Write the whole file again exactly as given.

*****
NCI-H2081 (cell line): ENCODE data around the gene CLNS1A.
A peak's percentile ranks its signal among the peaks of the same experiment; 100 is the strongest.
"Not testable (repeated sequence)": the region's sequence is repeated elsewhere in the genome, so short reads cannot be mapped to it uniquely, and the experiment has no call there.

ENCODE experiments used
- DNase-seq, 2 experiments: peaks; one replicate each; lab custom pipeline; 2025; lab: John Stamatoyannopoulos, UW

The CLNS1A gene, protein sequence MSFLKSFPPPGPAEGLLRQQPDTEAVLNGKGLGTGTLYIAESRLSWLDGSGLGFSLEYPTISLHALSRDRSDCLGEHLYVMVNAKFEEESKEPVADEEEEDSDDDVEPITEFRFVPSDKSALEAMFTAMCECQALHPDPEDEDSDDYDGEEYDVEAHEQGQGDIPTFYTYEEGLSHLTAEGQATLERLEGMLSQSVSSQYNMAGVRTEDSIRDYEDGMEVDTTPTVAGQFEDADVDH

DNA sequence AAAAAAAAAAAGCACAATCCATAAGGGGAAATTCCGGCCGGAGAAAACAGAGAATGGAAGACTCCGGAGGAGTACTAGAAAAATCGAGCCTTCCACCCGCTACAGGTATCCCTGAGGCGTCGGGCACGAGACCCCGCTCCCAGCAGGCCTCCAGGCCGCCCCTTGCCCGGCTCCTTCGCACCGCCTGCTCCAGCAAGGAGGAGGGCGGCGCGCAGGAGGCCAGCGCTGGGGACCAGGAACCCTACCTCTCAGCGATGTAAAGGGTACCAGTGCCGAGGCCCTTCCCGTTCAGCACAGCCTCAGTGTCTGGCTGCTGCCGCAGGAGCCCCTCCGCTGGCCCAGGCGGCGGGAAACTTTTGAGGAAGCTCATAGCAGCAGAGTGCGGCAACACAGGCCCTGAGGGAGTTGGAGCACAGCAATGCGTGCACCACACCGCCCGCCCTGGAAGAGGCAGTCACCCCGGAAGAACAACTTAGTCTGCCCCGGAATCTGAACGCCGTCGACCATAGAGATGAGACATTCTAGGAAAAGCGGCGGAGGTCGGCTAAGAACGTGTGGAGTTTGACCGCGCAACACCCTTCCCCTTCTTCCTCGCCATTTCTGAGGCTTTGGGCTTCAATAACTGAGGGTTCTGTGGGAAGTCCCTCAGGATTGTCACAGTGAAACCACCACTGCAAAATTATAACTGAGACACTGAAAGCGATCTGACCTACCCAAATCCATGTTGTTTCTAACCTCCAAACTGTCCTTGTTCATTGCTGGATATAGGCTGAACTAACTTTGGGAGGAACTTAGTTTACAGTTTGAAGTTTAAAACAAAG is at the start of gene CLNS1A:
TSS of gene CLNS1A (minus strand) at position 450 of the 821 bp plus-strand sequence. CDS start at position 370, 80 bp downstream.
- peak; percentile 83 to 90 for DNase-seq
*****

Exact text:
NCI-H2081 (cell line): ENCODE data around the gene CLNS1A.
A peak's percentile ranks its signal among the peaks of the same experiment; 100 is the strongest.
"Not testable (repeated sequence)": the region's sequence is repeated elsewhere in the genome, so short reads cannot be mapped to it uniquely, and the experiment has no call there.

ENCODE experiments used
- DNase-seq, 2 experiments: peaks; one replicate each; lab custom pipeline; 2025; lab: John Stamatoyannopoulos, UW

The CLNS1A gene, protein sequence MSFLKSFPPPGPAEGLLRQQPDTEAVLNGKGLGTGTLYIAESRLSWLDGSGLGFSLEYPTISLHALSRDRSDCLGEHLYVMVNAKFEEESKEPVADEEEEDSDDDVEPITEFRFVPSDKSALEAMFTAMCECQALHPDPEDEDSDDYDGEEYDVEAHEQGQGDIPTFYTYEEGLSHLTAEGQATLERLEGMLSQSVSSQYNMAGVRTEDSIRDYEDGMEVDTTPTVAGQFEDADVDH

DNA sequence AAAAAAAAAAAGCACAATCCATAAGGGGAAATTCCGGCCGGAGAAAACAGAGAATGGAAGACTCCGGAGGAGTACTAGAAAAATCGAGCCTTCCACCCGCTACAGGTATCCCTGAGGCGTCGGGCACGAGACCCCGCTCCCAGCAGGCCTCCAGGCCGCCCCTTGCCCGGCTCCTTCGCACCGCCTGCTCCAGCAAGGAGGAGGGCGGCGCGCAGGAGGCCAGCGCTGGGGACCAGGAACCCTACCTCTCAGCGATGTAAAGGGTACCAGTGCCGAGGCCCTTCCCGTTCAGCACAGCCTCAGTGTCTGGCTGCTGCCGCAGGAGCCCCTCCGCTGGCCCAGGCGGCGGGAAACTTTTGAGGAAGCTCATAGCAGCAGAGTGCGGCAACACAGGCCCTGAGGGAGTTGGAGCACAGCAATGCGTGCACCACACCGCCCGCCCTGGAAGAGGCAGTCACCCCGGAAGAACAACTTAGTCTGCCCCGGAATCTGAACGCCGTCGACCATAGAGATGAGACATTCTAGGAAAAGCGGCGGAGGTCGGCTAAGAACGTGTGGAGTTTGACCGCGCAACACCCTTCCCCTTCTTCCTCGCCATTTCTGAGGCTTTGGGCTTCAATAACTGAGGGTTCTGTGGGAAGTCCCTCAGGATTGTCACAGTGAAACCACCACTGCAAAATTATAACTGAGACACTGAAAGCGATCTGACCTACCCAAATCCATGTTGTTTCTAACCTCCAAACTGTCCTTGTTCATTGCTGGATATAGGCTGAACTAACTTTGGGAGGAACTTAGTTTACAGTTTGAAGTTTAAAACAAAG is at the start of gene CLNS1A:
TSS of gene CLNS1A (minus strand) at position 450 of the 821 bp plus-strand sequence. CDS start at position 370, 80 bp downstream.
- peak; percentile 83 to 90 for DNase-seq